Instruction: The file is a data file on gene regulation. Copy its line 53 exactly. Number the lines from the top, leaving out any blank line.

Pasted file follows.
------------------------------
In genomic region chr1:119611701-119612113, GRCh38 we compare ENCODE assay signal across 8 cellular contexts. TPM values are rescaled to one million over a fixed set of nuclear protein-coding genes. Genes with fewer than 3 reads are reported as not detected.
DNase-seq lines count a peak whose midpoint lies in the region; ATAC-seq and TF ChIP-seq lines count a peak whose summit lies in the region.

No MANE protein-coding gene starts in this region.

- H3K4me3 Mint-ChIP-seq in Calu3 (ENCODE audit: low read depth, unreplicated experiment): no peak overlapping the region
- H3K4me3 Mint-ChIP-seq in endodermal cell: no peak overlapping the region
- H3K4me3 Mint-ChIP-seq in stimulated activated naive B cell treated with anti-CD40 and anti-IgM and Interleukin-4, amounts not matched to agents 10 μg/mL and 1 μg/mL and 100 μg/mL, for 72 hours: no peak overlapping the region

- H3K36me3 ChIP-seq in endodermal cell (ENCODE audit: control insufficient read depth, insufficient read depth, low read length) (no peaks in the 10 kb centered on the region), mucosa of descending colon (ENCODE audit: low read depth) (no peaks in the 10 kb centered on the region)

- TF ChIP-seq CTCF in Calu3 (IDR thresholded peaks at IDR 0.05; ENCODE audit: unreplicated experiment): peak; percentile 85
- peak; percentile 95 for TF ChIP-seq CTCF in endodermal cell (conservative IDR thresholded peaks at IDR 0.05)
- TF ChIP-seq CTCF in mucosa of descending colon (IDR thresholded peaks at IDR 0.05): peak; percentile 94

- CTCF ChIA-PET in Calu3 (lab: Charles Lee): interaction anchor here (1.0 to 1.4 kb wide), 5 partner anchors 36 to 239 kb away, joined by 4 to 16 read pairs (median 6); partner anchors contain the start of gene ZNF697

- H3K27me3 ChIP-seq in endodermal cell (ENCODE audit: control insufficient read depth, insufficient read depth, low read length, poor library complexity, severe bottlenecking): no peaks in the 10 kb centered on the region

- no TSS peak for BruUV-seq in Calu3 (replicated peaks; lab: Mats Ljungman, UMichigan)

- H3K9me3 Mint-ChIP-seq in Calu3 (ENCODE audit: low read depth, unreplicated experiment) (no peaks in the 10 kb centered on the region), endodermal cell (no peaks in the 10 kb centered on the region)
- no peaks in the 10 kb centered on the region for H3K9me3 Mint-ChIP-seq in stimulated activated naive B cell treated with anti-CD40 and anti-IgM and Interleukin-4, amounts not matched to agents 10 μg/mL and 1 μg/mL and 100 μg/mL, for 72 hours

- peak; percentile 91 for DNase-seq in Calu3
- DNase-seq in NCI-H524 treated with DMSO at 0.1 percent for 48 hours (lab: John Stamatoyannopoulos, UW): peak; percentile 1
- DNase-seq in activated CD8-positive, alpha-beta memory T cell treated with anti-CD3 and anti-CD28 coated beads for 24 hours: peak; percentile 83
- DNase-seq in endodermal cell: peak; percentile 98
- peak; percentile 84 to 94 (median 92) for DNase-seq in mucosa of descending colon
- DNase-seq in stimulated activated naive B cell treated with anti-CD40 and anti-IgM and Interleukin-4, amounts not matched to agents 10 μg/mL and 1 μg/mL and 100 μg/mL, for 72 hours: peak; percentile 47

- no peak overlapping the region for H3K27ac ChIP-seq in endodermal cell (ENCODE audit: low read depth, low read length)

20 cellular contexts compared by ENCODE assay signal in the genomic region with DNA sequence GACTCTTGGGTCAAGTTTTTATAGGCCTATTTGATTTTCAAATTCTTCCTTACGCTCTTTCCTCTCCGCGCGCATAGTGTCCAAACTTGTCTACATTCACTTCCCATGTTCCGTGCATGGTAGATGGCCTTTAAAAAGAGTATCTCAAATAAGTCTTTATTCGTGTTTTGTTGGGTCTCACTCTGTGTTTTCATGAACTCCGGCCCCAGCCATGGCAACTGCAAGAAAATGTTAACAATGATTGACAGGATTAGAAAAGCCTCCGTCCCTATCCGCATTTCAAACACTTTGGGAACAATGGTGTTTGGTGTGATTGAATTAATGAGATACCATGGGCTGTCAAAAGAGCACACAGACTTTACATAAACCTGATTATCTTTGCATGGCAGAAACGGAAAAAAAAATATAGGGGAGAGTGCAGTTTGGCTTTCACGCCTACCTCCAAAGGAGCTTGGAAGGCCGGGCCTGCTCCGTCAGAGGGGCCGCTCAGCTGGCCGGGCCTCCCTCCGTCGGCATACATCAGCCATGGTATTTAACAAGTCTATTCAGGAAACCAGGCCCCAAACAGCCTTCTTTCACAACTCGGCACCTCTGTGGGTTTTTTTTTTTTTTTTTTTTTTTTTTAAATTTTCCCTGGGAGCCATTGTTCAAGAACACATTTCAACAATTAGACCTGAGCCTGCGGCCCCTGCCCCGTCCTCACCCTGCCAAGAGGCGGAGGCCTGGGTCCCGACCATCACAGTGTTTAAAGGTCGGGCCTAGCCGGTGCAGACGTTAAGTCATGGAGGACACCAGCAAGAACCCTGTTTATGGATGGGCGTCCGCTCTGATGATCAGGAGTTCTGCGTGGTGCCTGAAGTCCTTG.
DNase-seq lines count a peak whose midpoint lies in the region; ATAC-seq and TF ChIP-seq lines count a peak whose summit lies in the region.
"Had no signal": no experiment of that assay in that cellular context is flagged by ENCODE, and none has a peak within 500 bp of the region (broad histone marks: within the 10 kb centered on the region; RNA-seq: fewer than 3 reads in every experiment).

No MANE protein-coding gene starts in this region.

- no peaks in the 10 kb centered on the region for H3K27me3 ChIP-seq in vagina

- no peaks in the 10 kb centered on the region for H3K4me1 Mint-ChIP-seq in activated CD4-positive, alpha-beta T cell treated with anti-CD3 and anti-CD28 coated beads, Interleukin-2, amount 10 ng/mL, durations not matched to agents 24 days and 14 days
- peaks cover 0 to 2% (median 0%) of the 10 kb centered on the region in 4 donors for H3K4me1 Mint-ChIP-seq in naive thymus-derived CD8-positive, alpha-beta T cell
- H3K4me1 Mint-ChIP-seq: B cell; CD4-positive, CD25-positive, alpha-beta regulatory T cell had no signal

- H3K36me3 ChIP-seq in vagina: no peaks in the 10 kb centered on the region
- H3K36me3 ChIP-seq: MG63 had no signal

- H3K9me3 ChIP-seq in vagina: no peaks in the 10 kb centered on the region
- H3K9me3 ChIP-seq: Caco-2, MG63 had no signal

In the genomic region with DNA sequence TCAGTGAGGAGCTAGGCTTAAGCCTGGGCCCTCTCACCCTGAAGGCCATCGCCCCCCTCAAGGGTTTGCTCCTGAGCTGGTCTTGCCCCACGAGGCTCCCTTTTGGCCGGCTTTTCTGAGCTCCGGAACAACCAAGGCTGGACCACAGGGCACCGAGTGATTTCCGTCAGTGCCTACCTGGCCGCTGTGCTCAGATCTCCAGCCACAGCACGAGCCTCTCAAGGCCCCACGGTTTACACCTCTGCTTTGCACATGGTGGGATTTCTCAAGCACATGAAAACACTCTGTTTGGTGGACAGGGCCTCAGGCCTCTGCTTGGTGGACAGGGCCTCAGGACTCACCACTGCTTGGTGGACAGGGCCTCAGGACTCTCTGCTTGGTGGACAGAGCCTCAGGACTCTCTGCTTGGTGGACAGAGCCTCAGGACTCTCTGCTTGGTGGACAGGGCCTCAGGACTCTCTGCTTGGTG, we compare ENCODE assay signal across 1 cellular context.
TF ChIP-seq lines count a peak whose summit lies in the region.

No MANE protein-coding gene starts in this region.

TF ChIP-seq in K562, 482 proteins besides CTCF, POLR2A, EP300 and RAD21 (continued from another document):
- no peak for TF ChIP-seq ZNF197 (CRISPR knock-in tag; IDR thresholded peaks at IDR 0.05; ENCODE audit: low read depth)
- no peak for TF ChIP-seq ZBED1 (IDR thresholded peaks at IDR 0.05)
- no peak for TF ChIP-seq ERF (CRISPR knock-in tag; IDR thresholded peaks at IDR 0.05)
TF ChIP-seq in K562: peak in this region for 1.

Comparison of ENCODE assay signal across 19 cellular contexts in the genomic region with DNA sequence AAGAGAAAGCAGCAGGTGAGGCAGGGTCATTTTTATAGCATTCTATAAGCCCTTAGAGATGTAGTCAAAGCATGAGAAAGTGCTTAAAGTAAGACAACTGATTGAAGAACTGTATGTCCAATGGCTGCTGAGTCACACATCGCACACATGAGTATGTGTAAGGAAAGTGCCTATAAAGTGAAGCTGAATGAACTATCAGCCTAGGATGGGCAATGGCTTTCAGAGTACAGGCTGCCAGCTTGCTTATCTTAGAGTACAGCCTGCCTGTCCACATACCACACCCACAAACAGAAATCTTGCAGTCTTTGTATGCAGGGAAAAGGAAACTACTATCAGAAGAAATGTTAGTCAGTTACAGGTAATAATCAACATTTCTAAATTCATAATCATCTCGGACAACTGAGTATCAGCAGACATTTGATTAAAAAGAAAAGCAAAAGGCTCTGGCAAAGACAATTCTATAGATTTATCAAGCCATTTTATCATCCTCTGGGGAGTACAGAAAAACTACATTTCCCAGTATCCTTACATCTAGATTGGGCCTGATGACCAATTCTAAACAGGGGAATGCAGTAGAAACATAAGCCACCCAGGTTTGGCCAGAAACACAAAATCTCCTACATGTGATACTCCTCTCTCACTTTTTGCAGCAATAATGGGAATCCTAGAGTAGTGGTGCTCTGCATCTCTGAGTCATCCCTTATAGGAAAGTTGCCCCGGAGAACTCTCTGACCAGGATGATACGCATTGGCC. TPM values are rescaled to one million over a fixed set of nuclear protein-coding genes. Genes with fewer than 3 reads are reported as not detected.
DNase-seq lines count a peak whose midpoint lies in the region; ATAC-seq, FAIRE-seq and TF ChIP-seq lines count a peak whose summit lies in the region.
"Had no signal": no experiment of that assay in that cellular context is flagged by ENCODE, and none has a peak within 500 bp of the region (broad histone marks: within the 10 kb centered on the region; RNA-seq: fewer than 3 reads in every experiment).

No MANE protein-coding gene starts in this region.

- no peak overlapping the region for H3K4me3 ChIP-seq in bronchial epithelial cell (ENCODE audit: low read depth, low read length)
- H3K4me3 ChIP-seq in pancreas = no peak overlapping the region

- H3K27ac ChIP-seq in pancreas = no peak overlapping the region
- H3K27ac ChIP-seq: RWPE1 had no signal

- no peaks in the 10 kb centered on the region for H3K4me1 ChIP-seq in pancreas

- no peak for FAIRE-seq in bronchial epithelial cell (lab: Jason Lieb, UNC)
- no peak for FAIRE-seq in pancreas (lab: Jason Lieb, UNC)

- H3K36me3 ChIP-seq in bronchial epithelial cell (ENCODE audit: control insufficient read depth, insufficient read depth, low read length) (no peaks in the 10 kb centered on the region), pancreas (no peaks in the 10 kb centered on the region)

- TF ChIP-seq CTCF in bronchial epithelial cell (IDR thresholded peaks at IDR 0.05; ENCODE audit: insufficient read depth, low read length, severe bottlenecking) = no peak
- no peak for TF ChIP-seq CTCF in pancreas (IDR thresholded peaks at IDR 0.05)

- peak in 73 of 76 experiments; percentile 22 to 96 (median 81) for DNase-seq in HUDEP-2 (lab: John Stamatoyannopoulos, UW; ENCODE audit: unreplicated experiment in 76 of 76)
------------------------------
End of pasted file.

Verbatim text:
- no peak for FAIRE-seq in pancreas (lab: Jason Lieb, UNC)